Friday, October 28, 2016

Not Another AT&T Monopoly!

Prior to 1982, AT&T had a literal monopoly on communications in the U.S. and Canada.  While there were some small independent phone companies, they still had to connect to the rest of the world  through AT&T.  As a result of this monopoly, long distance rates were unbearably high.  In addition, all kinds of restrictions were placed on customers who wanted to buck-the-system (the Bell System) and install a non-AT&T phone system.  Over time, AT&T lost its monopoly control of the long distance network, and today, they have morphed themselves into a national cell phone call carrier.

Well, as we know, the cell phone business is quite competitive, With competition not being in AT&T's historical DNA, it now appears they are on the prowl to monopolize the cable and satellite channel business.   The first step took place when it bought DirecTV.   DirecTV  has 19 million customers. Then, this year, they announced a tentative agreement to buy Time Warner, which  is subject to approval by the federal government.  If allowed, they would control one of the largest entertainment conglomerates in the world that includes a cable company and powerhouse services such as HBO, CNN, TBS, the CW, Warner Brothers, D.C. Comics and so much more.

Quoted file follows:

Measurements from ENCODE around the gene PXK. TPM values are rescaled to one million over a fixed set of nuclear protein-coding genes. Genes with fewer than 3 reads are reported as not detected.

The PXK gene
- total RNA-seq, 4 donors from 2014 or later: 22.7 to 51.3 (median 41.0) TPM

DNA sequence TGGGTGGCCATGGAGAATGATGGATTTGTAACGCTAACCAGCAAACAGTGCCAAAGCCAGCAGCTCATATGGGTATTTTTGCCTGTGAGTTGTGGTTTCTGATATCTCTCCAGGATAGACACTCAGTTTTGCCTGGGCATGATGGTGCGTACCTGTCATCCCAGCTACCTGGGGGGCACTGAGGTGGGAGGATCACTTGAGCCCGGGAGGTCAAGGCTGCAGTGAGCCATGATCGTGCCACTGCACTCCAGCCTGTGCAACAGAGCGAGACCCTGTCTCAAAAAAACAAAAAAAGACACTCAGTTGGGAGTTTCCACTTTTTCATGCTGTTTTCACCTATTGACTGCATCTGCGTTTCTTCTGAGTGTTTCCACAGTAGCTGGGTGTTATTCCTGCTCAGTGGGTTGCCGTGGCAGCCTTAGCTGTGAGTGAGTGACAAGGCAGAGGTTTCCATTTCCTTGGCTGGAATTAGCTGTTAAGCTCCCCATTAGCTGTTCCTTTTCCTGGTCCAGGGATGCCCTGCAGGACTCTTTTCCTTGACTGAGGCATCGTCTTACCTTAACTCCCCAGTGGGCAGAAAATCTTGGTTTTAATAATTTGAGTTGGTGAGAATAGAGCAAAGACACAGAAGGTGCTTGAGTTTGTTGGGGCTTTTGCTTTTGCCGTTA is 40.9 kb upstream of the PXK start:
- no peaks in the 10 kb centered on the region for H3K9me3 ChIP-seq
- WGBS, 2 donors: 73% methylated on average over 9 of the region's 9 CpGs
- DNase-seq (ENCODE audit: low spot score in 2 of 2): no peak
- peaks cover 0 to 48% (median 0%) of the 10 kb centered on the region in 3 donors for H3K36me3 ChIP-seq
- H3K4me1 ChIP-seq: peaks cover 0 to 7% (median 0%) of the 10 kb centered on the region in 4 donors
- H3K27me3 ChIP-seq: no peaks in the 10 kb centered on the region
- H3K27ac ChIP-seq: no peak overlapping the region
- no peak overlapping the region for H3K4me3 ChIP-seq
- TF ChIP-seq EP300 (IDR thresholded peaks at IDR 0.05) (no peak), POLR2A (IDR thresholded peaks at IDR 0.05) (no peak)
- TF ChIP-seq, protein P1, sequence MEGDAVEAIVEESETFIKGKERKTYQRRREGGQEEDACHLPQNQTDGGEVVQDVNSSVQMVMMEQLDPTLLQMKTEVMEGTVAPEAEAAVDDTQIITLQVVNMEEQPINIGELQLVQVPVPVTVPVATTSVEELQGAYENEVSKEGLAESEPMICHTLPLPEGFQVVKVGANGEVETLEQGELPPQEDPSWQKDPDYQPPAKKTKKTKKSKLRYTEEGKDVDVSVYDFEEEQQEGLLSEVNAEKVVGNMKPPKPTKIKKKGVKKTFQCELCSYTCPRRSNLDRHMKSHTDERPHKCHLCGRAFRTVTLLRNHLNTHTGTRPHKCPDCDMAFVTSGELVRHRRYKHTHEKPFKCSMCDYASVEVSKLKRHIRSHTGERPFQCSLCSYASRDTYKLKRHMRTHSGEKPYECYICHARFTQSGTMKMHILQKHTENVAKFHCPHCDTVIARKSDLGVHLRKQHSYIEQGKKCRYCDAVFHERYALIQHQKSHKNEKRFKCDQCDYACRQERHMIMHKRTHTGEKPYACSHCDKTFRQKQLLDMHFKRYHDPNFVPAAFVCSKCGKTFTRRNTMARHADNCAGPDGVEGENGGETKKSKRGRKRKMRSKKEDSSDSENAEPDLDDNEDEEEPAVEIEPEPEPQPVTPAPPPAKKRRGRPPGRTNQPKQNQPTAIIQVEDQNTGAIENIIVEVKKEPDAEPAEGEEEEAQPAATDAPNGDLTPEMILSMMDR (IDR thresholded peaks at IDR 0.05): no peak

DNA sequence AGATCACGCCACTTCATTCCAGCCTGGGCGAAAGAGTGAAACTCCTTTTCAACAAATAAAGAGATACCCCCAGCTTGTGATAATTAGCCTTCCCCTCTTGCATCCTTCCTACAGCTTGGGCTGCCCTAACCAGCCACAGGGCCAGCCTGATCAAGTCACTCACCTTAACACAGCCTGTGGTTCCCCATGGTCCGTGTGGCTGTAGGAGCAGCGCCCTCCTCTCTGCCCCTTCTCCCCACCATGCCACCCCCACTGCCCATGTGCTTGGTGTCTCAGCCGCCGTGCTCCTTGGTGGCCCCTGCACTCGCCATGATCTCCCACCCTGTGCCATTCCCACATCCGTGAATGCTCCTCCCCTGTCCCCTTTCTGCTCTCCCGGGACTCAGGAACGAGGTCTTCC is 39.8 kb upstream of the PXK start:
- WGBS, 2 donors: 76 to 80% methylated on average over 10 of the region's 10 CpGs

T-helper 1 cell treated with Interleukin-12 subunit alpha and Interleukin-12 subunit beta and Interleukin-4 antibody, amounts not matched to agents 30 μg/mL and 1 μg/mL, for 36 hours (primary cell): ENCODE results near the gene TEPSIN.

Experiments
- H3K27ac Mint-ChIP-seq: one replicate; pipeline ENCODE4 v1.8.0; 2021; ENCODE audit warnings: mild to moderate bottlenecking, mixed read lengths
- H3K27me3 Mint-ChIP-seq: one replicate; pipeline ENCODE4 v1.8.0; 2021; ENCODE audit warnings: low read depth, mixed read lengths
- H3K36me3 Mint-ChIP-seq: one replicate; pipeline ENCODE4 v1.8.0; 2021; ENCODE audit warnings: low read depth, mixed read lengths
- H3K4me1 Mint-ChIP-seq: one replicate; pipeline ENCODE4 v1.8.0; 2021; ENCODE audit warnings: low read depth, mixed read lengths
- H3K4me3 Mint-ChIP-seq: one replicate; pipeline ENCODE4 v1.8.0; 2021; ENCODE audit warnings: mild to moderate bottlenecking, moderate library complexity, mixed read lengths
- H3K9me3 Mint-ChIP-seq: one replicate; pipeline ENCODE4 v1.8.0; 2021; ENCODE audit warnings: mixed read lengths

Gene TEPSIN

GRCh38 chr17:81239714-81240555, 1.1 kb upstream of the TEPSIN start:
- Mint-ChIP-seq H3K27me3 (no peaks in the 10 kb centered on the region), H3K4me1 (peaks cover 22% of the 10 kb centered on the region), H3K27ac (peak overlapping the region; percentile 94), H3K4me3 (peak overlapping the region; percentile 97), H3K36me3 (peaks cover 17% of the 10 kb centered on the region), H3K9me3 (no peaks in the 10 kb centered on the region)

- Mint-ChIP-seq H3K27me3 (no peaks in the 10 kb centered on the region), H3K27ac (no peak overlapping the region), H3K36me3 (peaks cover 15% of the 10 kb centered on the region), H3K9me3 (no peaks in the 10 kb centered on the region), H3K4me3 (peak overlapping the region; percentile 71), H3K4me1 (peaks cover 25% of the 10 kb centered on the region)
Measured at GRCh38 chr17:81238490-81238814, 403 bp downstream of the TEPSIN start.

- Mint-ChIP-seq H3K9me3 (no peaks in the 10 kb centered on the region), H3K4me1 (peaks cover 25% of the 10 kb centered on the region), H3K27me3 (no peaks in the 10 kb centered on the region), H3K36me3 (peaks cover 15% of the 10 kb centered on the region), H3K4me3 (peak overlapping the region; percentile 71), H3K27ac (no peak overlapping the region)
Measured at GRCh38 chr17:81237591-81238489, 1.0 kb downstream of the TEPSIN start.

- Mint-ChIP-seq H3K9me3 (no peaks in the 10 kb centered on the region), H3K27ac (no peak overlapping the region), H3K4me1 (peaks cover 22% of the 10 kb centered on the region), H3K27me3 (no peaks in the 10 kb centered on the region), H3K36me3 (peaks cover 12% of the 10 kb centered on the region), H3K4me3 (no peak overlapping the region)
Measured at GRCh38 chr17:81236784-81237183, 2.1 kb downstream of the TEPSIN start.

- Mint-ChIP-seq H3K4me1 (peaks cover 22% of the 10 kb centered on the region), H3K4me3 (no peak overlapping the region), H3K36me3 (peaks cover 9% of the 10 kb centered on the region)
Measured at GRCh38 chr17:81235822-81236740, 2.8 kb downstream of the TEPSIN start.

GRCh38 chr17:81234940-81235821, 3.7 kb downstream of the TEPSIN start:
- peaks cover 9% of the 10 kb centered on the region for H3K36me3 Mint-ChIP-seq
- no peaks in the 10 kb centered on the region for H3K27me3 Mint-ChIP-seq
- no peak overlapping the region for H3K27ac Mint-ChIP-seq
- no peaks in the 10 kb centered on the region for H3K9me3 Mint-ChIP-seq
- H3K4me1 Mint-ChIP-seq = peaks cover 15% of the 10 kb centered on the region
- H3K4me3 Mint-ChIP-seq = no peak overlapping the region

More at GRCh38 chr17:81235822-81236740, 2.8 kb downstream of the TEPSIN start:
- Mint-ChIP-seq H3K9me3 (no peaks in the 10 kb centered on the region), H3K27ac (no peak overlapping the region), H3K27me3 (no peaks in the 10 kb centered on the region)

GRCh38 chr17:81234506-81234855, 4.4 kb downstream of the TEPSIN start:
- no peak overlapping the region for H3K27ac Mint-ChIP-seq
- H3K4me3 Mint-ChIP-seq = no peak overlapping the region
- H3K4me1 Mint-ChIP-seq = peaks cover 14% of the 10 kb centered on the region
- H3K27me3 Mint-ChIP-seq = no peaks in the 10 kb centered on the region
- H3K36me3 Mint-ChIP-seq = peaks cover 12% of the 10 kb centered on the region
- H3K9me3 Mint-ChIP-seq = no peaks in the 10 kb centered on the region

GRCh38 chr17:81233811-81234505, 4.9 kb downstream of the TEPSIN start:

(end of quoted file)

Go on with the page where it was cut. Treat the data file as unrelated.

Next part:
To me, and others, this is a deal that should not go through in its entirety.  It concentrates too much power in the hands of AT&T.  In fact, I've always questioned the concentration of power by Time Warner, and if the deal is approved, what's next?  Disney?  Another massive conglomerate, that would give AT&T massive control of entertainment in this country and around the world.


AT&T-Time Warner deal would create the nation's largest entertainment company and is already raising antitrust concerns:

Breakup of the Bell System:


Time Warner:

The Walt Disney Company:


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